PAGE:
On BBC Radio’s World Update, we heard the following:

Yousef al Khoei, director of the Al Khoei Foundation in London: The Pope, being in a very important position, he should really know better than quoting a 14th century Christian emperor, who was a political man who made his statements for a political reason during around the time of the Crusaders — it does not necessarily apply to a statement in a world that is full of tension at the moment.

BBC: But I mean, there are forced conversions going on.

Khoei: Well, if you actually read the Koran, it says no compulsion in religion. It says . . . you have your religion and I have yours. [sic] So I do not know why he would choose to quote things out of context. When you have clear instructions in Islam which says no forced conversion – why do we need a Christian emperor to tell us what Islam is?

BBC: Well, in a way, you are agreeing with him, though, that’s what’s so difficult about all of this.

Khoei: I’m agreeing with him, but I’m not agreeing with the context and the way he said it.

BBC: Because it has a political impact.

Khoei: It has a strong political impact, and it would be seen as a Christian head of state having a go at another faith.

BBC: Well, I mean, it has to be said, some Muslim leaders do have quite a strong go at Western leaders, don’t they?

Khoei: Yes, I think we must not make religion part of the problem, we must make religion part of the solution. The problem with religious politicians is they try to bring religion into their agendas, and I would expect from somebody as holy as the Pope is to be part of the solution, not part of the problem.

BBC: What do you think will happen now? Do you think the Catholic Church . . . what do you think the Catholic Church should do?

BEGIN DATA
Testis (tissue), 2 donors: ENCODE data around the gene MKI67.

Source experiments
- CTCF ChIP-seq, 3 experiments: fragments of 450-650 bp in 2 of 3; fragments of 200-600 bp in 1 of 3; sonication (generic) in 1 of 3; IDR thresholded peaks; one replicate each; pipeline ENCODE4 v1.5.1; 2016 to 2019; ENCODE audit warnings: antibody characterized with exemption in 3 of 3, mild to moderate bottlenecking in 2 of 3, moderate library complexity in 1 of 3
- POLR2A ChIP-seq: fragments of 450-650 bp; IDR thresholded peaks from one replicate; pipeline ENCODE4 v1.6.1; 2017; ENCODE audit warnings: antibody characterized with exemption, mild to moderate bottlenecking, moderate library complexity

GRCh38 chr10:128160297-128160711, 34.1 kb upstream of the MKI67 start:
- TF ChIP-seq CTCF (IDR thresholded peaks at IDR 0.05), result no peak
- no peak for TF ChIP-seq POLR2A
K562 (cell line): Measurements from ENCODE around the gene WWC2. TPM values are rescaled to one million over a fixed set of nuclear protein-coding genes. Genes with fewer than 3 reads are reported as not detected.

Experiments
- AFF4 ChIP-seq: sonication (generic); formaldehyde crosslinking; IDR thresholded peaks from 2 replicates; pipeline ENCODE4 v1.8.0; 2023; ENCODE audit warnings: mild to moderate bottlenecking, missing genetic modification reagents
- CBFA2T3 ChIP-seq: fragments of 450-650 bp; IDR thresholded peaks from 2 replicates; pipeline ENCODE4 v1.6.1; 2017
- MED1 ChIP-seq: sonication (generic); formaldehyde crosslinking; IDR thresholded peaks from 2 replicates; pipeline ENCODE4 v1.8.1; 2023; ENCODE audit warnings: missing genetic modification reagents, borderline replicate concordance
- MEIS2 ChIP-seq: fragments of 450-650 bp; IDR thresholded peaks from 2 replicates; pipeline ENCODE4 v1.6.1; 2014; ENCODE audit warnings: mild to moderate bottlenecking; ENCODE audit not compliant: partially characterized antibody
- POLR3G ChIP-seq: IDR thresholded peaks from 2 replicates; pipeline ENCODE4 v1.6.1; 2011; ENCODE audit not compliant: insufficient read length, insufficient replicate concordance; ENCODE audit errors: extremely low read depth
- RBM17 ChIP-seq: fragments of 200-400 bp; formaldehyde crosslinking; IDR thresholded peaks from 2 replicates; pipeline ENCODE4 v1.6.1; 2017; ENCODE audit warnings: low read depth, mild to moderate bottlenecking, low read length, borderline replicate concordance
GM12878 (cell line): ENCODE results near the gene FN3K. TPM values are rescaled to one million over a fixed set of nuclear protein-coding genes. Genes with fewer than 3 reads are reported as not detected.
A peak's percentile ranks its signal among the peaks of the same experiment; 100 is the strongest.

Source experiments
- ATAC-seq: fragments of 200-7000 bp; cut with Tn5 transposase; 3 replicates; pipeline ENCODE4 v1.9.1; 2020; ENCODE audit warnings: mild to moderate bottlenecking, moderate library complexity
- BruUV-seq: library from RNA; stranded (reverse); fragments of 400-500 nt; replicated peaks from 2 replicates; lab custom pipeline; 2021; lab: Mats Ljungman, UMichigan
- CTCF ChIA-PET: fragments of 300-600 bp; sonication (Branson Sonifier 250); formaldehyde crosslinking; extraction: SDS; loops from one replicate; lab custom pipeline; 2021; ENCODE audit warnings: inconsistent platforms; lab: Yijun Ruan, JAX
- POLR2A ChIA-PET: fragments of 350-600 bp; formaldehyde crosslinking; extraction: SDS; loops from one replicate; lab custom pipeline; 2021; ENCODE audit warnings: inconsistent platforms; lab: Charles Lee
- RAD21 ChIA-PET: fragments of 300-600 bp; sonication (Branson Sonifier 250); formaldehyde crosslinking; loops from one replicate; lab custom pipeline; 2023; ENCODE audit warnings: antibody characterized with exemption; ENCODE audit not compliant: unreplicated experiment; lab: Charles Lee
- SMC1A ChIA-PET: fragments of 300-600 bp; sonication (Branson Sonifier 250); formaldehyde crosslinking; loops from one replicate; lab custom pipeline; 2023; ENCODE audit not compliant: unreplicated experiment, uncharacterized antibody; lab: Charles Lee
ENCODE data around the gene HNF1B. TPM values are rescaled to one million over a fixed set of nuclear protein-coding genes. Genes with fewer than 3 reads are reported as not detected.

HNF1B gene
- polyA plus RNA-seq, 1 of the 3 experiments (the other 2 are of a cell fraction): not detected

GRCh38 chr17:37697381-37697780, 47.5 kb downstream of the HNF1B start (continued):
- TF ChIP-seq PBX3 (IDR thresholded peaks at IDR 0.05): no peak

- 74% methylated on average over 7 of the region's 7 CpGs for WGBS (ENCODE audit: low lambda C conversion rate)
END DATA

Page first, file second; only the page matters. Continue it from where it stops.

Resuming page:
Khoei: Well, I really think… first of all I don’t think the Muslims should overreact to a statement. I think it is something said, maybe, is being quoted out of context — but I do actually believe that religious leaders, both Muslim and Christians, have a duty to reduce all this nonsense about the clash of civilizations, and to not contribute to it in the name of the faith. Because at the end of the day, all faiths call for one thing – that is peace. There is many ways to God, there’s as many ways — as one of our Muslim leaders says, ‘as many ways to God, as many breaths in this Earth.’ So let us not make religion really a part of this global conflict which people are talking about.

BBC: I’m also joined now by Archbishop Kevin McDonald. He’s the Catholic archbishop of Southwark. Do you think the Pope did make a mistake in making these remarks, which have proved highly offensive to many people around the world.

Archbishop Kevin McDonald, the Catholic Archbishop of Southwark: I think it’s important that this quote from the emperor be seen in context. It’s part of a very complex lecture which is really all about the relationship between Faith and Reason. And he quotes the emperor, Manuel II, as saying this, but he uses it as a springboard for making the point that violence is incompatible with reason, therefore incompatible with the nature of God. That’s the main point that he wants to make – that faith is rational, is reasonable. That the leaders should act reasonably, should act rationally. And anybody who acts violently in the name of religion is acting in a way that is contrary to the nature of reason, contrary to the nature of God. That’s the point he’s making in what is, by the way, quite a long, subtle and complex lecture. And I think also, it’s important to say, that this Pope has already called for a dialogue with Islam, and made quite significant overtures towards Muslims when he was in Cologne, and in other places. And I think what he’s said here needs to be seen in that context as well.

BBC: Sure, but if what he wants is dialogue, then surely it would be extremely naïve to believe that you, as the Pope could say, quote someone saying that Muhammad brought was evil and inhuman, and not expect a pretty strong response.

McDonald: I suppose so, but I would appeal to the Muslim community to see it as what it is, as a quotation, and also to see it in the context of an academic lecture. I think that it is important to read the whole text and to see where that quote is going. You know, I understand what you’re saying, that it could be seen as inflammatory. The only thing I can say is that I am quite sure the Pope didn’t intend to be inflammatory, but I am equally sure he intended it as a very strong challenge to anyone who would justify violence in the name of religion.